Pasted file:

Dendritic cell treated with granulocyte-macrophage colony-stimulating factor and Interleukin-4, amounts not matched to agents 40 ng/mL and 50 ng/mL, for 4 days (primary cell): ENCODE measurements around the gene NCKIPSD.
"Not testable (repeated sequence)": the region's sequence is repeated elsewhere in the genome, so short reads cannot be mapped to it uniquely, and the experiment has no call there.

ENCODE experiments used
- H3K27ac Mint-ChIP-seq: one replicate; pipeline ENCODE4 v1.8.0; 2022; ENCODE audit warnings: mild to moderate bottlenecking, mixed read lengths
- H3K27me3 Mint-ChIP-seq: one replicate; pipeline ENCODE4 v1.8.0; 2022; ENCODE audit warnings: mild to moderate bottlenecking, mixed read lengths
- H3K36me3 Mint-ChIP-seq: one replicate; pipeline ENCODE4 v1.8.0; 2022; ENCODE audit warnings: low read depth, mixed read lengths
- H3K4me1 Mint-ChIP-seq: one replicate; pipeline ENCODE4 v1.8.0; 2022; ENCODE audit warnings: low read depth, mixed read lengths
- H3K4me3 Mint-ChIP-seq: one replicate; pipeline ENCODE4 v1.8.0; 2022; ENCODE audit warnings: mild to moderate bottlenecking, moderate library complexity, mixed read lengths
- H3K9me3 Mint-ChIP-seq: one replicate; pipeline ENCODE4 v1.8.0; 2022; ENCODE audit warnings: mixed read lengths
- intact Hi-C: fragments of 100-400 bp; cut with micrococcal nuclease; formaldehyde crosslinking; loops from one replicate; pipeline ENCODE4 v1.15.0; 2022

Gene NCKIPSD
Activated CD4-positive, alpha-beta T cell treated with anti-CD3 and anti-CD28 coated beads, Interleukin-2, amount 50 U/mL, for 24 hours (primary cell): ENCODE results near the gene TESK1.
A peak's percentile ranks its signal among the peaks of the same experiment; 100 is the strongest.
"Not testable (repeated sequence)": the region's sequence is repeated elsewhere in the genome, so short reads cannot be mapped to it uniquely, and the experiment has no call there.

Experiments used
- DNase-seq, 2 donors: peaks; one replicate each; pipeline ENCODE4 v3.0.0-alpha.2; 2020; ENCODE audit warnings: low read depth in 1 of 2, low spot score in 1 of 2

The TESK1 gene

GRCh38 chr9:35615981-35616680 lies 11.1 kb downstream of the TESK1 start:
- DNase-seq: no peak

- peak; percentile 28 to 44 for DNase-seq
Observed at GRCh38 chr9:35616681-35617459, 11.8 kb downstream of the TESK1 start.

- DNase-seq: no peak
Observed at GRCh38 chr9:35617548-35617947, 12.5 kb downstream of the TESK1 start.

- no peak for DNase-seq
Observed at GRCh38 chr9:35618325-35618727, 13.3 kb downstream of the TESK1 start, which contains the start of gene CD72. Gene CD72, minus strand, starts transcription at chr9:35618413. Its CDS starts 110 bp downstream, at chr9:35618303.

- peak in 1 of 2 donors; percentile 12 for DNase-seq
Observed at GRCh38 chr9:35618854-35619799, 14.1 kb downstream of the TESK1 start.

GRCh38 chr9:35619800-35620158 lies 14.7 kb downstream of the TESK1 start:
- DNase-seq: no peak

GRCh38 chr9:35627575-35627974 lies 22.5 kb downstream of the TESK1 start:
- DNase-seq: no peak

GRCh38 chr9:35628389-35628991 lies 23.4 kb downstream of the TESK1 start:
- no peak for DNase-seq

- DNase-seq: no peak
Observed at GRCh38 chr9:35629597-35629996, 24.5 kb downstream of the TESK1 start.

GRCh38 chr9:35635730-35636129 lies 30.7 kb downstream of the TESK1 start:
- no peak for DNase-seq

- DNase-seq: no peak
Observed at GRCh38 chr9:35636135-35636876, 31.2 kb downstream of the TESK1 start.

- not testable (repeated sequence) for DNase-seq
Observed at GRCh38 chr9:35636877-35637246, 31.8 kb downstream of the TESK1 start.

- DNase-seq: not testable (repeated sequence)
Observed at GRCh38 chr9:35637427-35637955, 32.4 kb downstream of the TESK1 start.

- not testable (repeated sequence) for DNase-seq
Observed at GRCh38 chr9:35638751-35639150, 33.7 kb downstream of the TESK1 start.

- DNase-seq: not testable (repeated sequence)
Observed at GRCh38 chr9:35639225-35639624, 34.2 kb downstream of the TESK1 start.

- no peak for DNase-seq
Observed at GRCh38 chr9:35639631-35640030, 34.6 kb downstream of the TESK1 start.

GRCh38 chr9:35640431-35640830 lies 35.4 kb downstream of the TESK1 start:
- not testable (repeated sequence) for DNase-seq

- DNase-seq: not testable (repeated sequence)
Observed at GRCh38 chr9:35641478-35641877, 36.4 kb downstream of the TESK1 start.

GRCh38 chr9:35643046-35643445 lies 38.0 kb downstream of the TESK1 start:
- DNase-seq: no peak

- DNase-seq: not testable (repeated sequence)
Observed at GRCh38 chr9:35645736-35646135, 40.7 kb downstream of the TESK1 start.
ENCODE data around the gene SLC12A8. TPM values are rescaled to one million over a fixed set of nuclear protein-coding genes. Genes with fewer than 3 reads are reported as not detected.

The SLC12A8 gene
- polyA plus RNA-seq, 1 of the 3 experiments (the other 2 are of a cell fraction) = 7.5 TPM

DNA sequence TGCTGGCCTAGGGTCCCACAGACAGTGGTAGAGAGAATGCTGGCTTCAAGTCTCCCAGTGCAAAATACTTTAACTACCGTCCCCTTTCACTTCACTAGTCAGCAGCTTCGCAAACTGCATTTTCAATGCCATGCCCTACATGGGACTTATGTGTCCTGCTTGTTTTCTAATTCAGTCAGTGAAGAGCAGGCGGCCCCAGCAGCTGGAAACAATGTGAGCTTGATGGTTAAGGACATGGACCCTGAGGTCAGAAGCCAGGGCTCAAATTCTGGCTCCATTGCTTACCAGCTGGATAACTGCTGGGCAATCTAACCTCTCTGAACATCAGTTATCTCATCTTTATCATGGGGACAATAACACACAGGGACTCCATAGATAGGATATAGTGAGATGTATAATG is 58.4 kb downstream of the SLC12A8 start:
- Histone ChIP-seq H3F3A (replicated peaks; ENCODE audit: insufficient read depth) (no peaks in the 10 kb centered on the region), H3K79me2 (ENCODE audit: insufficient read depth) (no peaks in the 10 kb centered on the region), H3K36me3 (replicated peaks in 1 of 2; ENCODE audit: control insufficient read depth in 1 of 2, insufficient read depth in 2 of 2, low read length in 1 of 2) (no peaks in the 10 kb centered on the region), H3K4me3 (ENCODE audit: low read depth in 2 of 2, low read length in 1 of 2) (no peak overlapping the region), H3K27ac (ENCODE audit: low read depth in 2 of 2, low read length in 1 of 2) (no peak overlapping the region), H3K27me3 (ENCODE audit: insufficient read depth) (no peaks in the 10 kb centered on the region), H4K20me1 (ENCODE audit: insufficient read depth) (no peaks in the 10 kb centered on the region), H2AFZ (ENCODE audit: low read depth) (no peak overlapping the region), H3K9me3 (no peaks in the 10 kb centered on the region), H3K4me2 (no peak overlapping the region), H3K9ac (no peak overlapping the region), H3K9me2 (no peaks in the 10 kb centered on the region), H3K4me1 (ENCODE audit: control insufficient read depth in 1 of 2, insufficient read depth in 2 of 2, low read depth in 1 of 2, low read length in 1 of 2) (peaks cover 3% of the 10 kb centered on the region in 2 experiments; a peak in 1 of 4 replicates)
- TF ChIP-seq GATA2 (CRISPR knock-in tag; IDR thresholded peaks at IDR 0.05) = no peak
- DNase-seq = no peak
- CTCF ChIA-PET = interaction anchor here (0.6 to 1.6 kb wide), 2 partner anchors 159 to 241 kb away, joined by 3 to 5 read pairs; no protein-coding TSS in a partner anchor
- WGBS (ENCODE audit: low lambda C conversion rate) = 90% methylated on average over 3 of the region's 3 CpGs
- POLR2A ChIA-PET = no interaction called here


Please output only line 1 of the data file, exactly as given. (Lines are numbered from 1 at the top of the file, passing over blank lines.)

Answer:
Dendritic cell treated with granulocyte-macrophage colony-stimulating factor and Interleukin-4, amounts not matched to agents 40 ng/mL and 50 ng/mL, for 4 days (primary cell): ENCODE measurements around the gene NCKIPSD.